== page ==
Friday, 25 May 2012

Friday Links

Charlie Stross on the future of science fiction - he finds it wanting.

io9 has a nice piece on a particular large, erm, haunted house.

Adam Roberts enjoys but gently mocks Connie Willis for her Medieval sloppiness (of her writing that is) in this pre-introduction-writing post.

Sorry, a short link list this week. Hopefully the intertubes will be busier next week.

Colin

Wednesday, 23 May 2012

Stone the Gargoyle Knitting Pattern


STONE THE GARGOYLE
from the Allie Beckstrom novels
by Devon Monk








MATERIALS:


Yarn:
For the little gargoyle, 1 skein worsted weight wool. (I used Patons Classic Wool Merino, dark gray)
For the big gargoyle, 1 & 1/2 skeins wool. (I used 3.5 oz/100 grms Universal Yarn Inc. Classic Chunky Impressions)
Small amount white yarn (for teeth)
Small amount black yarn (for mouth and eyes)
Two buttons – optional (for eyes)


Needles:
For the little gargoyle: US #4 double pointed needles (3.5 mm)
For the big gargoyle: US #11 double pointed needles (8.0 mm)
Gauge: Doesn’t matter, but you want a tight stitch so stuffing doesn’t show
Yarn needle
Polyfill stuffing
Pipe cleaners or floral wires if you want his arms and legs bendy


PATTERN ABBREVIATIONS:
BO:  bind off
CO: cast on
K: knit
K2tog: knit two together
Kfb: knit into front and back of stitch
M1: make one stitch
P: purl
P2tog: purl two together
Pfb: purl into front and back of stitch
Ssk: slip two stitches as if to knit, then knit those two stitches together
Sl: slip one stitch


DIRECTIONS


BODY and HEAD:

Cast on 10 stitches, join in the round careful not to twist stitches
Round1: [kfb] in each st. 20 sts
Round 2: K all sts
Round 3: [k1, kfb] to end. 30 sts.
Round 4: K all sts.
Round 5: [k2, kfb] to end. 40 sts.
Rounds 6-7: K all sts.
Round 8: [k3, kfb] to end. 50 sts.
Round 9: K all sts.
Round 10: K all sts.
Round 11: [k4, kfb] to end. 60 sts
Round 12-15: K all sts
Round 16: [k4, k2tog] to end
Rounds17-18: K all sts
Round 19:  [k3, k2tog] to end
Rounds 20-21: K to end
Round 22: [k2, k2tog] to end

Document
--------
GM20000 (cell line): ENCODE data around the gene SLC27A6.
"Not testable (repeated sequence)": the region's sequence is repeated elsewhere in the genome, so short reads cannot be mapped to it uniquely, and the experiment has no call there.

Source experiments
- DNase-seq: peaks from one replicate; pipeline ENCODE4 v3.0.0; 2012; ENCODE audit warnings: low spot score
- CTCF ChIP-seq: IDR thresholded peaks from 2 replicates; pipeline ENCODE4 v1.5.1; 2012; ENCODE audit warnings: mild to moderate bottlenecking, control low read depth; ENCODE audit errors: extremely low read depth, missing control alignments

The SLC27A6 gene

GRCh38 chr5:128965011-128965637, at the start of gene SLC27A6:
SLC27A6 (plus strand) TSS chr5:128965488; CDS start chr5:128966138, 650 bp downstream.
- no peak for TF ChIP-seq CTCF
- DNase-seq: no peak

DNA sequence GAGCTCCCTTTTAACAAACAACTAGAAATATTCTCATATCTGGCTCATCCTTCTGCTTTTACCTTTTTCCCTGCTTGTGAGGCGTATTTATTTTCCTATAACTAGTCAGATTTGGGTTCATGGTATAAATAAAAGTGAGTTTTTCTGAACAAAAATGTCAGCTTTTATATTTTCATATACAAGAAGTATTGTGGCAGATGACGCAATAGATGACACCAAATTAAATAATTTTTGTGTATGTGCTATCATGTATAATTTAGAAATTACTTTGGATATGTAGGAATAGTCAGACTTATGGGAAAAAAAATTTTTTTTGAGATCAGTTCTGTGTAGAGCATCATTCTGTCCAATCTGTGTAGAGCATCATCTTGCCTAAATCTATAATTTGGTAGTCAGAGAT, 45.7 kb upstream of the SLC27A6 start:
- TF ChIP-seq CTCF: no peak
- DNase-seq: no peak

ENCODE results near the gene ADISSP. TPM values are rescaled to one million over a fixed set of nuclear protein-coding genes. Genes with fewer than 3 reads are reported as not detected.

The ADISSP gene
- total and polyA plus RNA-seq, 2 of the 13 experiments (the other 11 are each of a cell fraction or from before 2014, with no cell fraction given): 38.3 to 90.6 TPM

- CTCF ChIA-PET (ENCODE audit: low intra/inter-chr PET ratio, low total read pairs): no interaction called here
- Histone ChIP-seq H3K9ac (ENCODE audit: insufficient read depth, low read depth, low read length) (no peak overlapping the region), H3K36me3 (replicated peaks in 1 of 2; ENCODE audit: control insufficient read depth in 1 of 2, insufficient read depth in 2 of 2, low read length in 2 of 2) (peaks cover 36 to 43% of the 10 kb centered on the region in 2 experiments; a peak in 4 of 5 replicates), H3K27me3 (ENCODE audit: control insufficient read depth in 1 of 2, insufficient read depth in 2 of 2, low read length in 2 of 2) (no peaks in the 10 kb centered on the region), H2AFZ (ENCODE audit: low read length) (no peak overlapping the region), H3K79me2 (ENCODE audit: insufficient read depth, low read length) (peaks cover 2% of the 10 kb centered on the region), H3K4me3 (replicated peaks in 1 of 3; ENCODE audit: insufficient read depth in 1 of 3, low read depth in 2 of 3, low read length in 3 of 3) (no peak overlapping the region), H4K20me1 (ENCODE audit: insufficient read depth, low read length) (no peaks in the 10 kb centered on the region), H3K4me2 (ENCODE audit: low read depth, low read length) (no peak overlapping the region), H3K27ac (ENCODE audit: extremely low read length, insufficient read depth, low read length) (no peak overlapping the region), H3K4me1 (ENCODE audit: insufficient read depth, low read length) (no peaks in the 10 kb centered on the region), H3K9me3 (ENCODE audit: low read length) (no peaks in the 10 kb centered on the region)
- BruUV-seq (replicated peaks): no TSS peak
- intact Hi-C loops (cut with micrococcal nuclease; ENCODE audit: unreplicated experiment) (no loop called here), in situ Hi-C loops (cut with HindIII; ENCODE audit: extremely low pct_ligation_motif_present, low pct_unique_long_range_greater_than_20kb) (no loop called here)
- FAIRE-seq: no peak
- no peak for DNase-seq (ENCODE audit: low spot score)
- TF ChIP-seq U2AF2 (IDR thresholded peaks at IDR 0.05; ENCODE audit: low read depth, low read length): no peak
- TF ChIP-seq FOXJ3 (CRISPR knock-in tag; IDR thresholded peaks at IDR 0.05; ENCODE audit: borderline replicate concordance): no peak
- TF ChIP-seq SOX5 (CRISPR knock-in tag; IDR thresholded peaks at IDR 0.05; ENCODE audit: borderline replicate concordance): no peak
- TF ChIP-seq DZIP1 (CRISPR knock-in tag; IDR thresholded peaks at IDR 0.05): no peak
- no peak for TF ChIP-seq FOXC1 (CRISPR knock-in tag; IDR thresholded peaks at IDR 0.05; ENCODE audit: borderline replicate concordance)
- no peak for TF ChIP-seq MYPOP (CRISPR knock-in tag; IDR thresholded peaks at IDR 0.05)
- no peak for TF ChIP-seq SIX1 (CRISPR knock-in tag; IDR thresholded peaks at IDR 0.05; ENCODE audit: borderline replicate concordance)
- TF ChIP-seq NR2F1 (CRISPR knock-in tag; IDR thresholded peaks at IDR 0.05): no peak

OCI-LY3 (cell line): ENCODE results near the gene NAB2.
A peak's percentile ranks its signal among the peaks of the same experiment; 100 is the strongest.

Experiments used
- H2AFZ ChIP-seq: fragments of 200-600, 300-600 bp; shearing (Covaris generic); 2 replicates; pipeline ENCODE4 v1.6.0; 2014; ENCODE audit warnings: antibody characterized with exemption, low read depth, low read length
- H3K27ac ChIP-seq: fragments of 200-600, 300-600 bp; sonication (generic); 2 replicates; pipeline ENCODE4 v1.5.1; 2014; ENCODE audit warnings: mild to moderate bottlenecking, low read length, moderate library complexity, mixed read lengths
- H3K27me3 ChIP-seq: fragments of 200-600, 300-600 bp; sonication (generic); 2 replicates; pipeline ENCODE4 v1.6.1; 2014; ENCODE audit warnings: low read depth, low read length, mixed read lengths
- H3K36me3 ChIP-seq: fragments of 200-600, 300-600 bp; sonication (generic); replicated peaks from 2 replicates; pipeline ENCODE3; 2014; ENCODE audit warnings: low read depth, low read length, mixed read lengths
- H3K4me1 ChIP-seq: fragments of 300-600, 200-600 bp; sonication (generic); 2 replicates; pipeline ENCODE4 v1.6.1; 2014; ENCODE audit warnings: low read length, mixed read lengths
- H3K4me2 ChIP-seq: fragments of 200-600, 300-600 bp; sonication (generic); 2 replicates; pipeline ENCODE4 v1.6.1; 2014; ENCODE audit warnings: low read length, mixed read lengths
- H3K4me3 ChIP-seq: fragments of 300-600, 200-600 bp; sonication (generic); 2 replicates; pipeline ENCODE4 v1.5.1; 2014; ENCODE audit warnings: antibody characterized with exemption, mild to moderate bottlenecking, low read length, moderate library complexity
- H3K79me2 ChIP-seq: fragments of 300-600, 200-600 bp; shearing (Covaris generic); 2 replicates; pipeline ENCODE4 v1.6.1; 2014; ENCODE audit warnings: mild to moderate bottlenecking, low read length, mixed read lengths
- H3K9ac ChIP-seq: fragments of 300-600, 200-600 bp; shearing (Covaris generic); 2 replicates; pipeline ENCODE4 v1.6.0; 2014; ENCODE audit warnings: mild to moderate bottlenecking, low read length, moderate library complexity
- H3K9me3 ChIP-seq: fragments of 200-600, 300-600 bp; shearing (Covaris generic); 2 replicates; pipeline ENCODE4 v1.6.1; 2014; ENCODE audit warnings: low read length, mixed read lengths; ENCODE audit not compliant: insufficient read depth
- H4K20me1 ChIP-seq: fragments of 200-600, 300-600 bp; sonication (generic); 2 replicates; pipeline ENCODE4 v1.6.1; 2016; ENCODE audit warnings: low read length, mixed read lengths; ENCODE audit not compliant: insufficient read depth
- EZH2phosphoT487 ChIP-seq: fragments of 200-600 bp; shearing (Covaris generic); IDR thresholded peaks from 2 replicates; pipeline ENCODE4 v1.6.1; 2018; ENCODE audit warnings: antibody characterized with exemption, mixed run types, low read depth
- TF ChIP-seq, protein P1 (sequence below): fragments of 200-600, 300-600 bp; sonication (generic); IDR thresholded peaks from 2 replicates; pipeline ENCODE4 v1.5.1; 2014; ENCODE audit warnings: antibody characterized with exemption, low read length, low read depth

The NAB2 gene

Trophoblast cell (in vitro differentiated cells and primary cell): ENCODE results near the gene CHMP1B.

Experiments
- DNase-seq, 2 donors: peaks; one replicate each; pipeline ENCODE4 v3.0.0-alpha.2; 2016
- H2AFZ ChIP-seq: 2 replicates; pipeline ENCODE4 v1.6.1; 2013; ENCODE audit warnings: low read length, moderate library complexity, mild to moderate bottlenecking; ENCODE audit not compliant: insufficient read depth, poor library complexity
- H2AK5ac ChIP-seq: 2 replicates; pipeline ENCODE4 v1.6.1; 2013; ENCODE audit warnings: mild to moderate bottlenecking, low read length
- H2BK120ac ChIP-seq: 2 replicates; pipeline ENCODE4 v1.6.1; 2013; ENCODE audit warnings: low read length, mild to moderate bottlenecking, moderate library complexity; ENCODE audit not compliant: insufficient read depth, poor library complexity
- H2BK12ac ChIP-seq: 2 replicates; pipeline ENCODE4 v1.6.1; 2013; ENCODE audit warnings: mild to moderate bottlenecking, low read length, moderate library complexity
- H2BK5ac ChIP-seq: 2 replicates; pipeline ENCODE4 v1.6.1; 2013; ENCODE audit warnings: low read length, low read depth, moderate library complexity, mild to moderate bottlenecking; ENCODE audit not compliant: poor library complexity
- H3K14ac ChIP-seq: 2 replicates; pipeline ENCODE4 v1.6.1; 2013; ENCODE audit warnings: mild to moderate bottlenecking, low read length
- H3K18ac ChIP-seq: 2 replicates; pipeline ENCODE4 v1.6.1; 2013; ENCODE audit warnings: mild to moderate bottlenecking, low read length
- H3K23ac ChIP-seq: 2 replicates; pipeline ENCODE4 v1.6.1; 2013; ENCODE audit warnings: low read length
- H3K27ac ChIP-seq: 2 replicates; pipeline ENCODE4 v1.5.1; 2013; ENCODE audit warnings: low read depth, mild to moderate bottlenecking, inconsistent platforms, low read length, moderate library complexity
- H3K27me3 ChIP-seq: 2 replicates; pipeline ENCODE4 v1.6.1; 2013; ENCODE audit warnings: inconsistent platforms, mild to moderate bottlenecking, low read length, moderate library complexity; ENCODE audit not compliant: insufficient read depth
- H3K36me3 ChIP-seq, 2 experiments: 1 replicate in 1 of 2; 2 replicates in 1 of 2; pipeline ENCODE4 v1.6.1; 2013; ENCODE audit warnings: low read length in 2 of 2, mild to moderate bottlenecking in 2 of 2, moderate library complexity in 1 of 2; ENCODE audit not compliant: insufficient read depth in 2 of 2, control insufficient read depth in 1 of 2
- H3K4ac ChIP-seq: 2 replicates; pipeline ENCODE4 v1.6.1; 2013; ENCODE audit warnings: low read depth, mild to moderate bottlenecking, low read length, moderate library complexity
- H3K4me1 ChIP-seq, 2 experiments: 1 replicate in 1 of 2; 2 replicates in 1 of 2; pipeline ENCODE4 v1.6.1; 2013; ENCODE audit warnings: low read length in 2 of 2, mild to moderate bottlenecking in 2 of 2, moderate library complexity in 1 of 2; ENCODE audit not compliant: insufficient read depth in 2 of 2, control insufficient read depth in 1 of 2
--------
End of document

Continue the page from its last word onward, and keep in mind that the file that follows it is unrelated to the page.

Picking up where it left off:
Round 23-24: K all sts
Round 25: [k1, k2tog] to end
Round 26: [k2tog] to end. 10 sts
Round 27:[kfb] to end. 20 sts
Round 28: k to end
Round 29: [k1, kfb] to end
Round 30: K to end
Round 31: [k2, kfb] to end
Rounds 32-33: k all sts. 40 sts

Shape muzzle and nose. This is a little like turning the heel of a sock, and is worked on two needles:

Row 34: K6, kfb12 st, TURN
sl, p22, TURN
sl, k21, TURN
sl, p20, TURN
sl, k19, TURN
sl, p18, TURN
sl, k17, TURN
sl, p16, TURN
sl, [k2tog] 8 times
k55 to end (1 and a half rounds)

Working in the round again:
Round 35: K44 to end
Round 36: K9, [k2tog] six times, k23
Rounds 37-43: K to end
Round 44: [k1, k2tog] to end (k2tog @ end)
Round 45:[k1, k2tog] to end (k1 @ end)
Round 46: [k2tog]  (k1 @ end) Cut thread leaving long tail.  Thread through stitches, but don’t pull head closed yet.



Stuff body and head firmly, making sure to stuff snout. To make snout and nostrils, thread same color yarn on a needle and pinch nose and stitch it horizontally to make a “snout”.  Then pinch nostrils, (I used my thumb to make a half circle) and stitch along the curve of those until you have his snout looking how you want it too.  You can also skip this step and just have a round-nosed gargoyle.



For mouth, use black yarn in yarn needle. Stitch from “nose” to bottom edge of chin, then from bottom of chin to side of head.  Repeat on the other side. This creates Stone’s wide mouth. For teeth, use white yarn in yarn needle and stitch single stitches from black “mouth” yarn.


EARS: (Knit flat. Make two)
Cast on 10 sts.
Row 1: K all sts.
Row 2: P. all sts.
Row 3: K all sts.
Row 4: P all sts
Row 5: K2tog, k6, k2tog
Row 6: P all sts
Row 7: K2tog, k4, k2tog
Row 8: P all sts
Row 9: K2tog, k2, k2tog
Row 10: P all sts
Row 11: K2tog, k2tog
Row 12: P all sts
Row 13: K2tog, bind off


LEGS: (make two)

Cast on 18. Join careful not to twist, and knit in the round:
Round 1-2: K all sts
Round 3:  K12, ssk, k4
Round 4: K12, k2tog, k3
Round 5: K11, ssk, k3
Round 6: K11, k2tog, k2
Round 7: K10, ssk, k2
Round 8: K10, k2tog, k1
Round 9: K9, ssk, k1
Round 10: K9, k2tog
Round 11: K8, ssk (9 sts remain)